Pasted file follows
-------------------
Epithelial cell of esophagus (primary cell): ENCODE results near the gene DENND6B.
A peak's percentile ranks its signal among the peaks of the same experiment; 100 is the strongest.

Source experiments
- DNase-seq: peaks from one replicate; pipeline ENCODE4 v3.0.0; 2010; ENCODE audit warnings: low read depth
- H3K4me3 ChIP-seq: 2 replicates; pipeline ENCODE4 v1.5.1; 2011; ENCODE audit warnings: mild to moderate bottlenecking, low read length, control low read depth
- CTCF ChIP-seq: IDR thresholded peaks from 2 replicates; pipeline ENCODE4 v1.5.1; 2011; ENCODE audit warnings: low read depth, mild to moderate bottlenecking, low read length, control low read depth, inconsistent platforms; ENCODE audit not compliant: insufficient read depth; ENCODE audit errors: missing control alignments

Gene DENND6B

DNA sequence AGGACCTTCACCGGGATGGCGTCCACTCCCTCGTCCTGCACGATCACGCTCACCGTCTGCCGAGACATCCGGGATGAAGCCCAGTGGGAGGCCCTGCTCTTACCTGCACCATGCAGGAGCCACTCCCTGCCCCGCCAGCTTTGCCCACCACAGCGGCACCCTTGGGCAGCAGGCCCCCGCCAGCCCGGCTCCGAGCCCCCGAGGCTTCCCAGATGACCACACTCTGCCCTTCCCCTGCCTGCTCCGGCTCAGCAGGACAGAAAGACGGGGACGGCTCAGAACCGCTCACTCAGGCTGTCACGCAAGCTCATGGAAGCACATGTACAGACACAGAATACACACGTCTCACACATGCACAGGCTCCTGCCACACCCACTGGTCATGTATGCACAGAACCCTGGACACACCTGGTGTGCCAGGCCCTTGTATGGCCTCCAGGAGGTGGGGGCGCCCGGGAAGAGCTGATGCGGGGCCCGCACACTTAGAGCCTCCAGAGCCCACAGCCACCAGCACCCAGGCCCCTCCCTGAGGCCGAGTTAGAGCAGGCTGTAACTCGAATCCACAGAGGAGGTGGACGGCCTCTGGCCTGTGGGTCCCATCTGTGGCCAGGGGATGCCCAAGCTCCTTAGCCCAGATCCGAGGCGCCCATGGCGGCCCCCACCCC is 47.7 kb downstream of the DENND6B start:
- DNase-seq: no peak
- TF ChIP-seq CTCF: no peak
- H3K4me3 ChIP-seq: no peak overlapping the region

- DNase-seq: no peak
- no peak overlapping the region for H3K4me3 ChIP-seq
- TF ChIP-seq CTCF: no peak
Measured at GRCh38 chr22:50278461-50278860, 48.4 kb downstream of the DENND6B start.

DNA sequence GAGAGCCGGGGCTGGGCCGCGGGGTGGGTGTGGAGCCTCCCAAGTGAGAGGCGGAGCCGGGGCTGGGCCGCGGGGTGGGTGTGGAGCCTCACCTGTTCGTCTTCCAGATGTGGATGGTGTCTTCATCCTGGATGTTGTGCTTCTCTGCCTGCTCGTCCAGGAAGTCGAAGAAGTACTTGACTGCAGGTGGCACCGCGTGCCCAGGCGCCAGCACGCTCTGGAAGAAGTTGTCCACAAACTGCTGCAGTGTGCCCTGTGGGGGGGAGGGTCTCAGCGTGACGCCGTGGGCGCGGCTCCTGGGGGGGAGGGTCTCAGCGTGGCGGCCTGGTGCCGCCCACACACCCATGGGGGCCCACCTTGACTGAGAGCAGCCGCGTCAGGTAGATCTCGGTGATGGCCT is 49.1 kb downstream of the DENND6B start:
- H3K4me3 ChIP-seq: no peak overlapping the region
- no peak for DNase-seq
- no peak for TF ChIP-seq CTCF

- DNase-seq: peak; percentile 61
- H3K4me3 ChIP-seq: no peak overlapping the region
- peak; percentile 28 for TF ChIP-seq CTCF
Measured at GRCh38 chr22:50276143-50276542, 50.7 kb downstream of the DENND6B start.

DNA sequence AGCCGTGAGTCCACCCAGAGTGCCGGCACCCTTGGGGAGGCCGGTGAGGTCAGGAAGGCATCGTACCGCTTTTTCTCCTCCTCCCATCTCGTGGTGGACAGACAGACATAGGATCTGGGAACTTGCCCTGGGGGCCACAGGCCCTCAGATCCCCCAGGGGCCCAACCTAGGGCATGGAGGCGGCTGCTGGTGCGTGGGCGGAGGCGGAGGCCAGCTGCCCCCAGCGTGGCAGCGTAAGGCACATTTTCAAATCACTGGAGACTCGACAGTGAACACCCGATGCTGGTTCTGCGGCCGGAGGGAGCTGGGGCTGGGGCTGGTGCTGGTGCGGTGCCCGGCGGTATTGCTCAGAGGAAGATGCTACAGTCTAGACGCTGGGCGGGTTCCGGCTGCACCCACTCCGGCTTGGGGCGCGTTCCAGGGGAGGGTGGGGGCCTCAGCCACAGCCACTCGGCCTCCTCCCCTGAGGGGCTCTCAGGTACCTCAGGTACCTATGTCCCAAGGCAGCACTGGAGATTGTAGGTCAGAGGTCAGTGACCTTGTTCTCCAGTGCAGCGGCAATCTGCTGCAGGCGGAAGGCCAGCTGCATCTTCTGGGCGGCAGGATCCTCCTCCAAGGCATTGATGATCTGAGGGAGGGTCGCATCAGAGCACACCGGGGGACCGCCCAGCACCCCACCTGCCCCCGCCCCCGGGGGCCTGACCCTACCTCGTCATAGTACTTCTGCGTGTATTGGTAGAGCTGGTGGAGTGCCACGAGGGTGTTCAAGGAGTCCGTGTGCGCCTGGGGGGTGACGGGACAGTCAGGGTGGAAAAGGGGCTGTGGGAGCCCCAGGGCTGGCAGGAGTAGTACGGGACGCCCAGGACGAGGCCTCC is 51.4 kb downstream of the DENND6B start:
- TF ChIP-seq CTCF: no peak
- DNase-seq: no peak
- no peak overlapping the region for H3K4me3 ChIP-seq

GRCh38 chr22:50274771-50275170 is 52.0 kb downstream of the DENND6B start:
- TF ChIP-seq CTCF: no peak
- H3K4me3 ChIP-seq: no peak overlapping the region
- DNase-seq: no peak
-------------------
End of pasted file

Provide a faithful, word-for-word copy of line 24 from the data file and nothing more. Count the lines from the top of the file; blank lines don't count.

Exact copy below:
DNA sequence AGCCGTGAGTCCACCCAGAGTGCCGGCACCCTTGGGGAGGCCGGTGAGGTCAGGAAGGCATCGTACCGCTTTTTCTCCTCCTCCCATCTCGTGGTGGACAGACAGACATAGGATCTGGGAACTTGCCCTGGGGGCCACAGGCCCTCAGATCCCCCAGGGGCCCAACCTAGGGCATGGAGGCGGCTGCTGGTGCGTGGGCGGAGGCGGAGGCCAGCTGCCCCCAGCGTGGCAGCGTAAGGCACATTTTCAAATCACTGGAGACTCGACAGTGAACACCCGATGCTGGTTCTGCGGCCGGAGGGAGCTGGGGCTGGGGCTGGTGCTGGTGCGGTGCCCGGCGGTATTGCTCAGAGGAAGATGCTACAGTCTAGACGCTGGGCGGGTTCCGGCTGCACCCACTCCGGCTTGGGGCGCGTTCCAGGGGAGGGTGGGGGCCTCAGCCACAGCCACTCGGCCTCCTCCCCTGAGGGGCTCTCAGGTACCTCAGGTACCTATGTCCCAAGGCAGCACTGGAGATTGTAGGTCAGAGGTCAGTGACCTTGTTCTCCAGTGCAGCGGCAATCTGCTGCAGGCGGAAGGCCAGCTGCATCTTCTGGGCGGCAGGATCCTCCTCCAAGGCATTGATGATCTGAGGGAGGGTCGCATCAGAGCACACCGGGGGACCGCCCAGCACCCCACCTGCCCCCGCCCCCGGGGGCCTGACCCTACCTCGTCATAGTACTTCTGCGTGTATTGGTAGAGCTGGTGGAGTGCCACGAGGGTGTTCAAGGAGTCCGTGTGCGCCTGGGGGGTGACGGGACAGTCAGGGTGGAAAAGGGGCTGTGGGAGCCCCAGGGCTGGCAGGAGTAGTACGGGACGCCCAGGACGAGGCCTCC is 51.4 kb downstream of the DENND6B start: